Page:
• Thanks for the reply Sean, What you say is definitely true and is intriguing to think what any of these guys of previous generations would be able to do under the current training as well as social circumstances (black players of previous generations also had to overcome racism and discrimination on every level). However, I think when we get to the point of ranking players and talents like Magic and Bird we all fall into what I understand as ‘the trap of ranking.’ What I mean by that is that when we compare players that have accomplished and offered so much to the game we will always reach a point when we simply decide according to personal preference. It is not a coincidence that people that have seen Russell and Chamberlain play have the same issue; there are some that say Russell was the best others that prefer Wilt. Who was better? It is truly difficult to say; the former won 11 titles as a player, while the latter was arguably the most dominant scorer ever played. Many say that Russell had better teammates, others say that Russell beat Wilt in their battles, while the statistics say otherwise. That is why I think that in the end it will always come to personal preference. It would be really interesting and this is something that I would like to do at some point, to identify all the parameters that could define the greatness of a player, while at the same time be able to measure them accurately; for example what is the level of accuracy that we are able to measure the impact of a player on the league? One would say that MJ had the biggest impact, but is this true? Don’t we have to take into account that MJ played in an era where there was a larger exposure to the game through the media? There are so many things that we need to consider and I am not aware of a work by anybody on this issue; for example, what is the approach of Bill Simmons’ book on basketball on this issue, how does he rank his NBA best? I am just referring to his book as an example as I have heard is about 700 pages!!! Anyway, my point is that when it comes to that high level of greatness we end up deciding on personal preference as I don’t think there is (I might be wrong) an accurate or objective way of ranking players of that high level (I do not see statistics as the answer to this). What is your opinion on this issue; can you certainly say that Bird was better than Magic? I can’t say for sure and I think in the end I choose Magic over Bird because I believe that his game had a bigger impact on the game, but then again this is just how I see it. I think there is a bigger issue here and that is to accurately define basketball greatness (a very difficult task).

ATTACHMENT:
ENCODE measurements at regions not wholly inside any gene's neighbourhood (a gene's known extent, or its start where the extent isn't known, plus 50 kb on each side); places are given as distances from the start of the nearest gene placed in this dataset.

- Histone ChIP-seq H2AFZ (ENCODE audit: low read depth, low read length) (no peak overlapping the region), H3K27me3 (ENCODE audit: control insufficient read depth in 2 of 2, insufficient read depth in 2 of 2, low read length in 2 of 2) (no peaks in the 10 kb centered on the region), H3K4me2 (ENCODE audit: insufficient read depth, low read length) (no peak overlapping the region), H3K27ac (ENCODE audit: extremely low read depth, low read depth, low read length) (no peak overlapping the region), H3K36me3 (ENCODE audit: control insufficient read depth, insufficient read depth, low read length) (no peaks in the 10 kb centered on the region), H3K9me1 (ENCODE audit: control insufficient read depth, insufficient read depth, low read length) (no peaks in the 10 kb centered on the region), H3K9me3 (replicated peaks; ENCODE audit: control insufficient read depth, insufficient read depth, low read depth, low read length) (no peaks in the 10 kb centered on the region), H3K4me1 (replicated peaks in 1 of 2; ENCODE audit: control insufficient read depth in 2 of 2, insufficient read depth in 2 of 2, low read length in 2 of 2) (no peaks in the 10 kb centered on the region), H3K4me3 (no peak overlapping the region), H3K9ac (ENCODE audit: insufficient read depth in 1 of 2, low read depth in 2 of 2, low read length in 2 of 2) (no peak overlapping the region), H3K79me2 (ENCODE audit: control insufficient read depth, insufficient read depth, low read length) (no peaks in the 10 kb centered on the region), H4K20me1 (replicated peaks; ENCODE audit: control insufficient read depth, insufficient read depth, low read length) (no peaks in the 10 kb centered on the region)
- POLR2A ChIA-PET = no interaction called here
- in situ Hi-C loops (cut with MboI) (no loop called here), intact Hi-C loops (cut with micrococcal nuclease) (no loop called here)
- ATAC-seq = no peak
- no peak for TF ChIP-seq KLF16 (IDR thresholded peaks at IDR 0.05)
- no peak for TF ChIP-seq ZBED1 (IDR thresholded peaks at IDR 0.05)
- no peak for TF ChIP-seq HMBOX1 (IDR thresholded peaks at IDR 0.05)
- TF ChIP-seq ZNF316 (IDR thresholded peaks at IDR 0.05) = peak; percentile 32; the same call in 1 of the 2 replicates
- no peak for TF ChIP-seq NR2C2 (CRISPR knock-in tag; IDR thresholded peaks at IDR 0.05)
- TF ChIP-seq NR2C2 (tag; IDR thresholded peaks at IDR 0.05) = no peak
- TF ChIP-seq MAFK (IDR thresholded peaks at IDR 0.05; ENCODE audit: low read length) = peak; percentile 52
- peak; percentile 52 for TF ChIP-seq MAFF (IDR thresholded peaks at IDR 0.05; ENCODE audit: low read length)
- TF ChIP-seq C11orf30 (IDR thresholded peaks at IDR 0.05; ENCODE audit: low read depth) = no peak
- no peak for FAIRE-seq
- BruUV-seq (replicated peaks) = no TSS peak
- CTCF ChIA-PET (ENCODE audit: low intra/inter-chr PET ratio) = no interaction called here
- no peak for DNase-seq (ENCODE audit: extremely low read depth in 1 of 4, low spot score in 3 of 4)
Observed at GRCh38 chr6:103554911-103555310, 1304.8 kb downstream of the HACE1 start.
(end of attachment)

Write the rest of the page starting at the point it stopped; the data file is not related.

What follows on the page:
8. Thank you for the comments you left on my site. Unfortunately, I only noticed them now when editing the page. I’ve left these comments on my page, and reproduce them here in case you don’t get a notice that I’ve replied your note there.

    I am uncertain where to place LeBron, between Nos. 2 and 6 all-time. But I definitely place him in that lot, and ahead of Bird, the next greatest small forward in my view. I don’t think we can place too much weight on the number of titles won, although that is certainly a consideration. LeBron was on a team that should have won another championship only in Miami, not in Cleveland. The Heat were still coming together when they lost to the Mavs. Although they had more stars, the Spurs were the better team that jelled better as a group. Despite this, the Heat beat the Spurs once and lost to them once. And in the Warriors, they lost to the better team. In 2016, I think LeBron hugely overachieved in leading the Cavs beyond the Warriors. I don’t think the supporting cast is that strong in Cleveland now – Kyrie can’t play defence that well, Love is on and off, and the rest of the cast is good but not great.

    Bird was the greater outside shooter, passer, offensive rebounder, and team defender. LeBron has been the greater inside force, overall and defensive rebounder, and one-on-one defender. I think he won the third team with a weaker team than Bird had on any of his championships, including the first one in which Maxwell was the better player by a bit. It’s also difficult to ignore that LeBron has been good for much longer, though injuries were the main reason why Bird declined after 1987. Of the other great offensive players, I place LeBron above Chamberlain because Chamberlain’s shooting range was very limited and he was less successful in winning titles while playing on stronger teams for longer; and above Olajuwon because Olajuwon wasn’t as dominant as an offensive force. I would say though that there were many players I emotionally preferred to LeBron – including Kareem, Magic, Hakeem, Duncan, Moses, and the Doctor.

    • Roy Hobbs

      Larry Bird was a better rebounder than LeBron. Not the other was around. And what makes LeBron more of an inside force than Bird? LeBron hardly ever plays the post even when his team needs him to.